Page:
FIG. 8 is a flow chart that illustrates another embodiment of a process for deriving a value related to the position or orientation of a camera used to capture two-dimensional images, e.g., a video stream or still images, using ray casting according to the teachings of the present invention. The method of FIG. 8 is described in terms of processing a “video stream.” However, it is understood that the method can also process two-dimensional images from other sources, such as, two-dimensional still images or other appropriate two-dimensional images.

The method begins at block 800. At block 802, two frames of the video stream are retrieved. In one embodiment, the frames are sequential frames of the video stream. FIGS. 9 through 11 illustrate various rays that are cast through the two frames to find the value related to the camera position or orientation for the second frame. Point A represents the focal point for the camera position for the first frame and point B represents the focal point for the camera position for the second frame.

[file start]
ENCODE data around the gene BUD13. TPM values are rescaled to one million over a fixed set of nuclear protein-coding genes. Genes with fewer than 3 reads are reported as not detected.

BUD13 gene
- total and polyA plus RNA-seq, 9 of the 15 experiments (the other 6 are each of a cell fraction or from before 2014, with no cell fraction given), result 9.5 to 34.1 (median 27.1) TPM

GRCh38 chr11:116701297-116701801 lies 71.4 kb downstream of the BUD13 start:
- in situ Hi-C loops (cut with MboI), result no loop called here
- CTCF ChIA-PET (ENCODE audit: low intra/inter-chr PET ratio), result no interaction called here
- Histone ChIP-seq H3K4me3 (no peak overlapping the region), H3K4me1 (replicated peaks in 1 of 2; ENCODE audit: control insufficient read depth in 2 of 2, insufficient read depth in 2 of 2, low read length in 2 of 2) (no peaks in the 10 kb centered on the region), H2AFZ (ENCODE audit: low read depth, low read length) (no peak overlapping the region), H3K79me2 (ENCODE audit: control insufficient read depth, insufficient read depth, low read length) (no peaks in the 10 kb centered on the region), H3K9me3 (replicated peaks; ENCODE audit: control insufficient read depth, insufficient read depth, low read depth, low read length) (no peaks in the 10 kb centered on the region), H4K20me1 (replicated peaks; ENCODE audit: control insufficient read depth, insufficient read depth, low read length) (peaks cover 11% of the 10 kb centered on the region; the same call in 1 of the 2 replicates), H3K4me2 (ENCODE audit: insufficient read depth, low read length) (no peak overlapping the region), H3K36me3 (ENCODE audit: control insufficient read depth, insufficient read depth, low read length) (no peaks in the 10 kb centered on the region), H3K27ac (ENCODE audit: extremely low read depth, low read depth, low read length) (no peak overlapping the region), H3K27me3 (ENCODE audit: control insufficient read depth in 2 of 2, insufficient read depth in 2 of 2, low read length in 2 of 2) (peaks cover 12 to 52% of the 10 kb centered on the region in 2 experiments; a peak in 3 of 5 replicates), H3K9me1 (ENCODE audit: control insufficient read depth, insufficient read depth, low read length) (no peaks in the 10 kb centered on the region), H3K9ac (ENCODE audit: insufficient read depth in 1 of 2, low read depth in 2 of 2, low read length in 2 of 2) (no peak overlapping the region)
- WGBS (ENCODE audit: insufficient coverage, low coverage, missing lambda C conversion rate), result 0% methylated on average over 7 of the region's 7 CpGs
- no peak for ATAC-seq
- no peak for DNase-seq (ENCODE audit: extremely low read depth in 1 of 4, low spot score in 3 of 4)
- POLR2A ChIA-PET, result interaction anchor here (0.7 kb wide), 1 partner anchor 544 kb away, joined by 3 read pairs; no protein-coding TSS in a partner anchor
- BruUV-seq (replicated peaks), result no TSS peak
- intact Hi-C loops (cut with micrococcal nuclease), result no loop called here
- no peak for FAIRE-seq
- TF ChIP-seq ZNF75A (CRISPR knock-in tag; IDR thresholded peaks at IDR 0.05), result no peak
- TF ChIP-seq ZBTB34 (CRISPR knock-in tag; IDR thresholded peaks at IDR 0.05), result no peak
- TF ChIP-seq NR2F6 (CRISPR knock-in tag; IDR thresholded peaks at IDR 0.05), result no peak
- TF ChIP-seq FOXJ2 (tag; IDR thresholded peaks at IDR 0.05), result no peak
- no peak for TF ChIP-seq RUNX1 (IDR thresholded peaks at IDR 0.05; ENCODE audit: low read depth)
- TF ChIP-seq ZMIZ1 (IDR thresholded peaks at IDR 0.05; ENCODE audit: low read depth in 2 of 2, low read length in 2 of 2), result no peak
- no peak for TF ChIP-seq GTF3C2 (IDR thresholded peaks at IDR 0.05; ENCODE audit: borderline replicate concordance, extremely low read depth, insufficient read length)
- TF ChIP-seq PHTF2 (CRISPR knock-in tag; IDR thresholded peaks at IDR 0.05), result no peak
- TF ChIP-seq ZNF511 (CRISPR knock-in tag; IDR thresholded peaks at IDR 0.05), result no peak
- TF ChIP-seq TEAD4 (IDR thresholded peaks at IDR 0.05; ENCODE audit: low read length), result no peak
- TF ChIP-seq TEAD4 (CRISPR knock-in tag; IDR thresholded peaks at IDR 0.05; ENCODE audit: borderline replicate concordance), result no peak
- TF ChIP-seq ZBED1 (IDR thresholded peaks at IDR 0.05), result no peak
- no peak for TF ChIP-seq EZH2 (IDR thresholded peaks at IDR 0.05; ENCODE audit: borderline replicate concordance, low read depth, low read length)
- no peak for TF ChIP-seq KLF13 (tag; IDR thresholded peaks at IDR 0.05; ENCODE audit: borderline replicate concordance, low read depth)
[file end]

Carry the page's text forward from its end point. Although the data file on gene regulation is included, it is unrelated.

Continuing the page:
At block 804, the method identifies corresponding features in the two frames and casts rays through the features at block 806. At block 808, the value associated with the position or orientation of the camera for the first frame is locked in with the focal point A at the origin. At block 810, the method sets the value associated with the position or orientation of the camera for the second frame at an initial guess. This value is adjusted at block 812 until one ray intersection is found. For example, as shown in FIG. 9, ray 902 from point A through the first frame intersect with ray 904 from point B through the second frame intersect at point 906.